Welcome to my Réti Opening (ECO A05) ICC online game with az2112 page!

On this page I have posted one my chess games in which I played the Black side of the Réti Opening.

I got outplayed in the opening but was able to get my material back when White made an error. This entire game is a comedy of errors but my opponent made the last one and lost. In the future I will be trying a different strategy as Black against the Réti Opening. This game is my fourth game at ICC that I should have won on time forfeit! My opponent went way over the time control on move number 11 and got off with just a warning and an extra 20 days to play out this game! It is crap like this that has caused me to decide that I will not play any more correspondence chess game at ICC! My opponent is from Hayward, California. The ratings listed below are for each player at the conclusion of this game.

[Event “ICC correspondence 2007Seven.02.21”]
[Site “Internet Chess Club”]
[Date “2007.08.25”]
[Round “-“]
[White “az2112”]
[Black “OnGoldenPawn”]
[Result “0-1”]
[ICCResult “White resigns”]
[Opening “Réti: King’s Indian attack”]
[ECO “A05”]
[NIC “EO.26”]
[Time “18:02:54”]

1. Nf3 Nf6 2. g3 g6 3. Bg2 Bg7 4. O-O O-O 5. c4 c5 6. d4 cxd4 7. Nxd4 Nc6 8.
Nc3 a6 9. c5 Ne8 10. Bxc6 dxc6 11. Nxc6 Qc7 12. Nd5 Qd7 13. Ncxe7+ Kh8 14.
Nb6 Qxe7 15. Nxa8 Bh3 16. Re1 Qxc5 17. Be3 Qc6 18. f3 Nf6 19. Rc1 Qe6 20.
Bf2 Rxa8 21. Rc7 b5 22. Qc2 Qxa2 23. g4 h5 24. g5 Nd5 25. Rxf7 Be6 26. Qxg6
Bxf7 27. Qxf7 Rf8 28. Qxh5+ Kg8 29. g6 Nf6 30. Qh4 Qxb2 31. Bd4 Qc2 32. e4
Qd3 33. e5 Qxg6+ {White resigns} 0-1

Correspondence Chess Game

Dates Played: 25 August 2007 to 31 December 2007
White: Sean McKinney (1541) Black: Mike Serovey (1595)

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  1. Nf3 Nf6 2. g3 g6 3. Bg2 Bg7 4. O-O O-O

Réti opening after 4... 0-0.

Réti opening after 4… 0-0.

White’s move order is the Kings Indian Attack. However, his next move takes it out of that and into a symmetrical English.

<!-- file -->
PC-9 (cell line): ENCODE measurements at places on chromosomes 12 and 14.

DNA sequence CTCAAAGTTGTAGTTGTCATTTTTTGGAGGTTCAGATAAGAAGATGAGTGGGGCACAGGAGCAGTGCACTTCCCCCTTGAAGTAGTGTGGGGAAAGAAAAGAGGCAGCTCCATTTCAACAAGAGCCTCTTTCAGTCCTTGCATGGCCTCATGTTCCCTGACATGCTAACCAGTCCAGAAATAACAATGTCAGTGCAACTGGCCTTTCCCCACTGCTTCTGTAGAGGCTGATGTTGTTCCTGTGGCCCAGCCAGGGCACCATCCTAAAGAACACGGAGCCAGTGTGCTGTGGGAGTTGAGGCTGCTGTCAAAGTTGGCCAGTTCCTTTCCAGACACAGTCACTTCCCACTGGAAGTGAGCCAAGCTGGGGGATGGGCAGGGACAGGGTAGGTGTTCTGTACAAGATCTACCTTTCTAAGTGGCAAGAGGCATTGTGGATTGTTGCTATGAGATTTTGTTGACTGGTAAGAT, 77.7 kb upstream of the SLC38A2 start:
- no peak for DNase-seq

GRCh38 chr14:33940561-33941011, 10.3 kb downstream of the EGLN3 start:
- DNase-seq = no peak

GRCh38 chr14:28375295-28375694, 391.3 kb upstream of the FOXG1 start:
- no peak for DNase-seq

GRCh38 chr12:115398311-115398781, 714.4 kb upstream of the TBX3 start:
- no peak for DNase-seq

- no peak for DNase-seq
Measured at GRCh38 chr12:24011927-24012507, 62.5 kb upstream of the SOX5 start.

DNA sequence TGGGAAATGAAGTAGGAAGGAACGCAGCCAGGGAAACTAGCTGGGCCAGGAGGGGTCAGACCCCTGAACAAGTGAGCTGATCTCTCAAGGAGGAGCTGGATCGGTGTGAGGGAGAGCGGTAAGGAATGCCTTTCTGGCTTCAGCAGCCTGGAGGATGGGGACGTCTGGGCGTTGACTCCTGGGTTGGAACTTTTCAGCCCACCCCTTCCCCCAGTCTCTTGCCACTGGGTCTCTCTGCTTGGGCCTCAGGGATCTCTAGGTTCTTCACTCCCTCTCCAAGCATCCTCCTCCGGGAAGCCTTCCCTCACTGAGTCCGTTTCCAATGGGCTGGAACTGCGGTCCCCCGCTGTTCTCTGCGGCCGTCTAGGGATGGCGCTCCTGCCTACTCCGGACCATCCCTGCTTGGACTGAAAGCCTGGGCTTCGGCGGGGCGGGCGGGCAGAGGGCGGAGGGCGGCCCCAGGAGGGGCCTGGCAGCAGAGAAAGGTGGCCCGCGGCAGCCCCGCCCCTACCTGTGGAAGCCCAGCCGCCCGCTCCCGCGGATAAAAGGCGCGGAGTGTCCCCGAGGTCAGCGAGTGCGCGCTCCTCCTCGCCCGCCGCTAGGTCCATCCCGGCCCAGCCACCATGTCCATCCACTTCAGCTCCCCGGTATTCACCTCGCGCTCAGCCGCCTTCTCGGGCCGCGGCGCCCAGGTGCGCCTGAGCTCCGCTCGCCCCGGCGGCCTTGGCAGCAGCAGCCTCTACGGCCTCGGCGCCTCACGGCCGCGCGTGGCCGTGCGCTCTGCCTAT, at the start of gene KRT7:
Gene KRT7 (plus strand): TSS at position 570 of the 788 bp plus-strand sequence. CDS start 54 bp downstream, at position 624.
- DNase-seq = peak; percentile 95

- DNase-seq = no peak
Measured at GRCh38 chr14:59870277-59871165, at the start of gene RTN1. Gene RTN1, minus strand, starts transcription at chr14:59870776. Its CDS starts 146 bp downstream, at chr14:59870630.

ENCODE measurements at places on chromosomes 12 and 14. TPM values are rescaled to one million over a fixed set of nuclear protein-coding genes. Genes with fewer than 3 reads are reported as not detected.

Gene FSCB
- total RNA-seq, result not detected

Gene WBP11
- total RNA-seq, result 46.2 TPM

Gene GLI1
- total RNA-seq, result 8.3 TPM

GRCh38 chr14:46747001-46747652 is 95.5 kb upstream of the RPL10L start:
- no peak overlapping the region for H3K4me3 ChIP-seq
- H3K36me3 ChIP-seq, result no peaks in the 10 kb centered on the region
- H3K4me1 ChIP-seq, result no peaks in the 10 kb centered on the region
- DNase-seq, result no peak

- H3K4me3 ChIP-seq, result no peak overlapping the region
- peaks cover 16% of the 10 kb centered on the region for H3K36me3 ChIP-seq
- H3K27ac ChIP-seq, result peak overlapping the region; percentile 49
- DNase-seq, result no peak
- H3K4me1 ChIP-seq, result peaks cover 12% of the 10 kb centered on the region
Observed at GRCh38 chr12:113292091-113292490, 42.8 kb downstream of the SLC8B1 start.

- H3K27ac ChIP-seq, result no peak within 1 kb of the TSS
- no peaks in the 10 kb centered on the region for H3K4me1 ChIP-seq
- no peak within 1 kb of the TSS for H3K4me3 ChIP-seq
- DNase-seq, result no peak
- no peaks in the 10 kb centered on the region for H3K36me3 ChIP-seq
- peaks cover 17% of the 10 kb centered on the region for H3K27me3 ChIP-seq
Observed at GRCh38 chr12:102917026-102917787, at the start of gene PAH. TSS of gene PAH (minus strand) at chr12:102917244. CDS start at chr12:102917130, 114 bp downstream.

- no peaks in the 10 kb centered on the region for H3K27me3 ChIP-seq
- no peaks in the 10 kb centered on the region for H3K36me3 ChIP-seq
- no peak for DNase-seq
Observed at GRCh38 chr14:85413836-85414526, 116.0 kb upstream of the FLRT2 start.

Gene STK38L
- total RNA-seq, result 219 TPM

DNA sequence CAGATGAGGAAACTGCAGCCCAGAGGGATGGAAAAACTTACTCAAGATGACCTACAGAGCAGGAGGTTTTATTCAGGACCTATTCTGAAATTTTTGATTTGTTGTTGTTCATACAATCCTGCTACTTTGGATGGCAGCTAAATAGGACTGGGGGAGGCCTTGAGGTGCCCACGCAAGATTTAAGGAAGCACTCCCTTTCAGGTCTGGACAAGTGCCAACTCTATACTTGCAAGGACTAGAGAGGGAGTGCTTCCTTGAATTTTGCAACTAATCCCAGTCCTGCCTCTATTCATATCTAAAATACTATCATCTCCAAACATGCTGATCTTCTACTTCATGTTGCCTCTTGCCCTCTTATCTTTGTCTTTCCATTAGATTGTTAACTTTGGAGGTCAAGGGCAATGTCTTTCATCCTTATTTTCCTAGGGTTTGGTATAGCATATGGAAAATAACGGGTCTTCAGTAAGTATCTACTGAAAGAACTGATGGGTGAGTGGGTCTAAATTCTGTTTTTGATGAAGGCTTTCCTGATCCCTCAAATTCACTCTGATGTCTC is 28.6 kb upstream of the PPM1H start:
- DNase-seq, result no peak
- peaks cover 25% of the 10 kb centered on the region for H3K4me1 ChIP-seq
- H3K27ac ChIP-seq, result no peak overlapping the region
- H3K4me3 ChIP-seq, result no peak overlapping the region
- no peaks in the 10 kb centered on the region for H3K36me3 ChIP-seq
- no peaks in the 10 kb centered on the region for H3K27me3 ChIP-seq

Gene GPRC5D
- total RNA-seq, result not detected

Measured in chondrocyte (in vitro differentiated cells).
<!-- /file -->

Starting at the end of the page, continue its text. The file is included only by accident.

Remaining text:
5. c4 c5 6. d4 cxd4

Réti opening after 6... cxd4.

Réti opening after 6… cxd4.

In the grandmaster game that I was trying to copy White played 7. Qxd4 and Black chased it away with 7… Nc6. In this game White played what I believe to be a better move.

7. Nxd4 Nc6 8. Nc3 a6 9. c5 Ne8??

Réti opening after 9... Ne8??

Réti opening after 9… Ne8??

This blunder ended up costing me the exchange and 2 pawns! However, White’s blunder on move 19 gave back the material. Better here was 9… Re8 or even 9… b5.

10. Bxc6! dxc6 11. Nxc6

Réti opening after 11. Nxc6.

Réti opening after 11. Nxc6.

By playing my Knight to e8 I cut off the Rook’s protection of my Queen. If 11… Qxd1 White can play 12. Nxe7+ and then capture the Queen on d1. That would leave Black down 2 pawns. However, I missed White’s next move which left me down even more material! The reason I didn’t resign after losing all of this material was because White went over on the time control on move 11 and I had filed a time complaint. I was hoping to win on time forfeit but they let White off with just a warning! So, I played on hoping to get him to overstep the new time control.

Qc7 12. Nd5! Qd7 13. Ncxe7+ Kh8 14. Nb6 Qxe7 15. Nxa8 Bh3

Réti opening after 15... Bh3.

Réti opening after 15… Bh3.

This seems to be Black’s only shot at counterplay. White is now up a Rook and 2 pawns for a Bishop. I knew that I could win back the pawn on c5 after White moves his Rook to safety.

16. Re1 Qxc5 17. Be3 Qc6 18. f3 Nf6

Réti opening after 18... Nf6.

Réti opening after 18… Nf6.

White’s last 3 moves were exactly what I expected them to be. His next move was a pleasant surprise because it allowed me to win back my lost material. I expected 19. Nb6 followed by Nd5. After 19. Nb6 I intended to play 19… Ng4 tempting White to capture the Knight on g4 in which case Qg2 mates.